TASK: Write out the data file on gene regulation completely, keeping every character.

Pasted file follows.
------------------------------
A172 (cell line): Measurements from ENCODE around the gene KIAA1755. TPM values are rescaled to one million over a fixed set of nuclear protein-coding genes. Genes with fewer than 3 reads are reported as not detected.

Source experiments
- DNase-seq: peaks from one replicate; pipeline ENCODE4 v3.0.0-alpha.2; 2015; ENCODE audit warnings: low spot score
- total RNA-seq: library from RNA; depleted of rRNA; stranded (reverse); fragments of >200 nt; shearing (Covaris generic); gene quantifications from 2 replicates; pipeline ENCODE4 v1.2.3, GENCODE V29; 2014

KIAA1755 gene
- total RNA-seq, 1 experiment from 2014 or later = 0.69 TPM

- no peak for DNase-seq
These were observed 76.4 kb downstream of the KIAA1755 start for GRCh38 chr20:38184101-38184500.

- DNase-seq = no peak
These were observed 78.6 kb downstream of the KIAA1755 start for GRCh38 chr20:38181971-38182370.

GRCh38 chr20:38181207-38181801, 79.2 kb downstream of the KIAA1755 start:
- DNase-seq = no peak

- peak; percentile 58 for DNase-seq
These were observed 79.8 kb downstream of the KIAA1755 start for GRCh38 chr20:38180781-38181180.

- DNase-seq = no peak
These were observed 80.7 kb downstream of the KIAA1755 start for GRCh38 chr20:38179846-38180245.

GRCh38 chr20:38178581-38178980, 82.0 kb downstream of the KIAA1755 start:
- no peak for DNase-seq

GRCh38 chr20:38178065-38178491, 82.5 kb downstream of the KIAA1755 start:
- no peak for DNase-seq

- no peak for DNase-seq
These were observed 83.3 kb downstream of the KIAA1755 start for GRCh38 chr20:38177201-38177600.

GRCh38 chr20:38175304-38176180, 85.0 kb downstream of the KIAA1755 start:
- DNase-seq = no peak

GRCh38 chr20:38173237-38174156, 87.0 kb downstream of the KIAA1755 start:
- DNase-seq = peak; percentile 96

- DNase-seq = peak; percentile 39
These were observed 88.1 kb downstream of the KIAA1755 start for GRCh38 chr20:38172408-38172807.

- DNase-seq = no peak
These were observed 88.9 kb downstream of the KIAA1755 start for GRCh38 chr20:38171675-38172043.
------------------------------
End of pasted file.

A172 (cell line): Measurements from ENCODE around the gene KIAA1755. TPM values are rescaled to one million over a fixed set of nuclear protein-coding genes. Genes with fewer than 3 reads are reported as not detected.

Source experiments
- DNase-seq: peaks from one replicate; pipeline ENCODE4 v3.0.0-alpha.2; 2015; ENCODE audit warnings: low spot score
- total RNA-seq: library from RNA; depleted of rRNA; stranded (reverse); fragments of >200 nt; shearing (Covaris generic); gene quantifications from 2 replicates; pipeline ENCODE4 v1.2.3, GENCODE V29; 2014

KIAA1755 gene
- total RNA-seq, 1 experiment from 2014 or later = 0.69 TPM

- no peak for DNase-seq
These were observed 76.4 kb downstream of the KIAA1755 start for GRCh38 chr20:38184101-38184500.

- DNase-seq = no peak
These were observed 78.6 kb downstream of the KIAA1755 start for GRCh38 chr20:38181971-38182370.

GRCh38 chr20:38181207-38181801, 79.2 kb downstream of the KIAA1755 start:
- DNase-seq = no peak

- peak; percentile 58 for DNase-seq
These were observed 79.8 kb downstream of the KIAA1755 start for GRCh38 chr20:38180781-38181180.

- DNase-seq = no peak
These were observed 80.7 kb downstream of the KIAA1755 start for GRCh38 chr20:38179846-38180245.

GRCh38 chr20:38178581-38178980, 82.0 kb downstream of the KIAA1755 start:
- no peak for DNase-seq

GRCh38 chr20:38178065-38178491, 82.5 kb downstream of the KIAA1755 start:
- no peak for DNase-seq

- no peak for DNase-seq
These were observed 83.3 kb downstream of the KIAA1755 start for GRCh38 chr20:38177201-38177600.

GRCh38 chr20:38175304-38176180, 85.0 kb downstream of the KIAA1755 start:
- DNase-seq = no peak

GRCh38 chr20:38173237-38174156, 87.0 kb downstream of the KIAA1755 start:
- DNase-seq = peak; percentile 96

- DNase-seq = peak; percentile 39
These were observed 88.1 kb downstream of the KIAA1755 start for GRCh38 chr20:38172408-38172807.

- DNase-seq = no peak
These were observed 88.9 kb downstream of the KIAA1755 start for GRCh38 chr20:38171675-38172043.